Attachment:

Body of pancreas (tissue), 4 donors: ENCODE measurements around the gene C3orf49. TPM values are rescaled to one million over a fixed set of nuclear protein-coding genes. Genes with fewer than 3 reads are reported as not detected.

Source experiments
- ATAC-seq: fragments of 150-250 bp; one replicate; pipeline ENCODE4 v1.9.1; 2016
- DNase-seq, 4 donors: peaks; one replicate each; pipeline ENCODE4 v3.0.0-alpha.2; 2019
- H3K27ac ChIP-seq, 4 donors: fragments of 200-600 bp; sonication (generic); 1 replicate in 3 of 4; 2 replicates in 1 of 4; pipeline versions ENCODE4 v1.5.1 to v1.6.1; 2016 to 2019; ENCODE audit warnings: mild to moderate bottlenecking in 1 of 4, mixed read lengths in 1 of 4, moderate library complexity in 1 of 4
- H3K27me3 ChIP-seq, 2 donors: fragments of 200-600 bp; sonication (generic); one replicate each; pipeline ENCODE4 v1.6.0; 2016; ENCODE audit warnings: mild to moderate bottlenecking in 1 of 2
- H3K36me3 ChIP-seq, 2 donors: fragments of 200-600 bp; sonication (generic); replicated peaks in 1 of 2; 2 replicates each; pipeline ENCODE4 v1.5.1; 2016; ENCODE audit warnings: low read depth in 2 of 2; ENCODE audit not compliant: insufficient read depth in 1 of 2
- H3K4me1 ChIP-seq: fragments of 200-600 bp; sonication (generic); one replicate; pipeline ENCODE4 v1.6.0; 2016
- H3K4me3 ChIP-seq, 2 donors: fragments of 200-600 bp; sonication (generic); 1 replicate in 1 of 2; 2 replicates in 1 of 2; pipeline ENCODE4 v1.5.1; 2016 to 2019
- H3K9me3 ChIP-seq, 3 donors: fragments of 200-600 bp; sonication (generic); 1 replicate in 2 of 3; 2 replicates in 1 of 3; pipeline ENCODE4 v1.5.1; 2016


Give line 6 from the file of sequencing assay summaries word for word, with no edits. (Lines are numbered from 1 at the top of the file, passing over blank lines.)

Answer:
- H3K27me3 ChIP-seq, 2 donors: fragments of 200-600 bp; sonication (generic); one replicate each; pipeline ENCODE4 v1.6.0; 2016; ENCODE audit warnings: mild to moderate bottlenecking in 1 of 2